Sen. Sanders Wants To Cancel Your Student Loan Debts

Photo: Gage Skidmore | | CC BY-SA 2.0

Senator Bernie Sanders has announced his plan to cancel $1.6 trillion of student loans. Called the College For All Act, the bill will eliminate all existing undergraduate and graduate debt for almost 45 million Americans. 

The legislation is sponsored by House members Rep. Ilhan Omar and Rep. Pramila Hayapal. 

Sen. Sanders legislation is a step further than the plans shared by Senator Elizabeth Warren last April. 

In Sen. Warren’s plan, a portion or all of student loan debt will be canceled depending on the student’s current capability to pay. However, in Sen. Sander’s proposal, all students with any student debt in the time of signing will be eligible.

Sen. Sanders is planning to pay student loan debts with a new tax on financial transactions, which he estimates will be more than $2 trillion over the next decade.

In an event in South Carolina last Saturday, Sen. Sanders shared a glimpse of his announcement. “We have for the first time in the modern history of this country a younger generation that if we don’t change it, and we intend to change it, will have a lower standard of living than their parents, more in debt, lower wages than their parents, unable to buy the house that they desire,” the Vermont Senator said.

In May, #CancelMyDebt trended on Twitter as debtors air their grievances about high education fees. 

During the 2016 presidential campaign, Sen. Sanders ran a campaign on making colleges tuition-free and debt-free

Student Loan Situation

According to a report from CNBC, student loan debt was at $527 billion in 2006. Debtors in 2017 owe an average of $28,650 each. In 2019, it has risen to $1.5 trillion.

One of the reasons for the out-of-control student loan debt crisis involved the financial crisis of 2008. A large number of workers, who at that time had student loan debts, had been laid off. Without a steady income, some borrowers defaulted on their loans. 

From 2008, the job market also became more competitive. A limited number of jobs available meant for a credibility race among other applicants. Job seekers with graduate degrees get hired more. Hence, some borrowers will take out more student loan to pay off their Masters degrees. 

Chuck DeVore, a former California State Assembly member, expressed his opinion via an article in Forbes. In 2016, he attributes the Student Debt Crisis to three reasons: (1) easier student loans led to higher tuition fees, (2) the decline of vocational education demanded additional training given by tertiary education, (3) and ongoing talk about forgiving student loan debts encourage students to continue to depend on or increase their student loans.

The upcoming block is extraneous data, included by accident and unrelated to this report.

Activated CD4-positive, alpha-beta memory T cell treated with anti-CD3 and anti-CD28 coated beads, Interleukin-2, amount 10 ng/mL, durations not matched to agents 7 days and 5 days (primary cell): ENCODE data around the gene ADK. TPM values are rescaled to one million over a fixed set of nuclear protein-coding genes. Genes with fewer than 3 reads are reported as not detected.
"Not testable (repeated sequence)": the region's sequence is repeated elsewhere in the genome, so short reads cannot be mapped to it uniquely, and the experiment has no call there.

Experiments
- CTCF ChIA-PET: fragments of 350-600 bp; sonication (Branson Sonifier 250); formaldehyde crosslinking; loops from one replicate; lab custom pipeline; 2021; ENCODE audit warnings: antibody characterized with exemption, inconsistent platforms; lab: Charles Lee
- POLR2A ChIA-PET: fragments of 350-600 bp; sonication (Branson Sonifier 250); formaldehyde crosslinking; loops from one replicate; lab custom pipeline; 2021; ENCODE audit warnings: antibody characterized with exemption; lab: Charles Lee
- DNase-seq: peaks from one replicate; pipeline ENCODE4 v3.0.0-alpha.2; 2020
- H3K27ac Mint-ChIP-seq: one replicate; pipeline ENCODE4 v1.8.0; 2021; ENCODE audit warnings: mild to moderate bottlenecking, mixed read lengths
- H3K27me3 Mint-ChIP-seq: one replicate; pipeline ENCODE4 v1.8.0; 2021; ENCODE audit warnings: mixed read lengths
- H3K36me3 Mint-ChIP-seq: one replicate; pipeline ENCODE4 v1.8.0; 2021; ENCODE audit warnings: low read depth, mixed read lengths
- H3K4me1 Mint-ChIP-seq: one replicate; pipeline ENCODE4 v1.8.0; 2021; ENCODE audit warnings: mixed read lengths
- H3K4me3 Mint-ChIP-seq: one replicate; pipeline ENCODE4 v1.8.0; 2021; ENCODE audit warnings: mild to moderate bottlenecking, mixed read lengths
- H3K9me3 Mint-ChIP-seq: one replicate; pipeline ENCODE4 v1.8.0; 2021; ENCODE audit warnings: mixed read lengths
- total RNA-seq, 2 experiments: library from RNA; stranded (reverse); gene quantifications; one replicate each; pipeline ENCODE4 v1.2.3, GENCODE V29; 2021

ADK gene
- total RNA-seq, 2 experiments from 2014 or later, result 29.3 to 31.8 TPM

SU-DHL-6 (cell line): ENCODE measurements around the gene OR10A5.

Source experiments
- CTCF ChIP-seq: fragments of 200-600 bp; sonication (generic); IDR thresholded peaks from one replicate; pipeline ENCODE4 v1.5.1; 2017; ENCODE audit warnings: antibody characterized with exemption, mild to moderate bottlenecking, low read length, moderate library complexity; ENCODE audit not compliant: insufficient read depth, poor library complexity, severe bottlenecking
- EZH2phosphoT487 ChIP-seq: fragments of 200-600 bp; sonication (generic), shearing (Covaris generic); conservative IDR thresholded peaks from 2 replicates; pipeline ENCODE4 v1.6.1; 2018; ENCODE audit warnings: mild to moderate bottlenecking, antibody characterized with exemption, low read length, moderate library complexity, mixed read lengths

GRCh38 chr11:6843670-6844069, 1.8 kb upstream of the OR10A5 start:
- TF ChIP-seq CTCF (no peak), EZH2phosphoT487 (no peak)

To DeVore’s first point, colleges have steadily increased their tuition fees. A study conducted in 2015 states that for every dollar of new subsidized loans, schools increase tuition by 60 cents. Thus, students are forced to take out higher loans, as well. 

DeVore also mentions that vocational and career training in high school declined in the 1980s. Due to this, there is a gap between available job openings and qualified employees for “middle-skill” occupations. Since the Financial Crisis in 2008, most graduates failed to find jobs in their respective fields.

Lastly, Devore talks about the psychological effect of the government’s continued talks about forgiving student loan debts. He says that “borrowing money with the expectation of forgiveness leads people to borrow more money, just as a person ordering dinner at a restaurant may order a more expensive meal if he knows someone else is picking up the tab.”

Other ways to solve Student Loan Debts

Other than the debt forgiveness, there are different ways to help in lessening the student debt crisis. The problem is due to little to no education, information, or support to help students (and their families) to make better decisions related to their college education. 

Understanding the job market could also help with student debt. If high school students know which jobs are in demand and which degrees could help them land those jobs, paying off student loan debt will be less stressful.

There’s also a need to shift the recruitment strategies for corporations. Instead of looking for applicants with multiple degrees, consider hiring new graduates, and train them with the necessary skills on-the-job. Not only will corporations help their workers pay off student loans, but also gain loyal employees in the process. 

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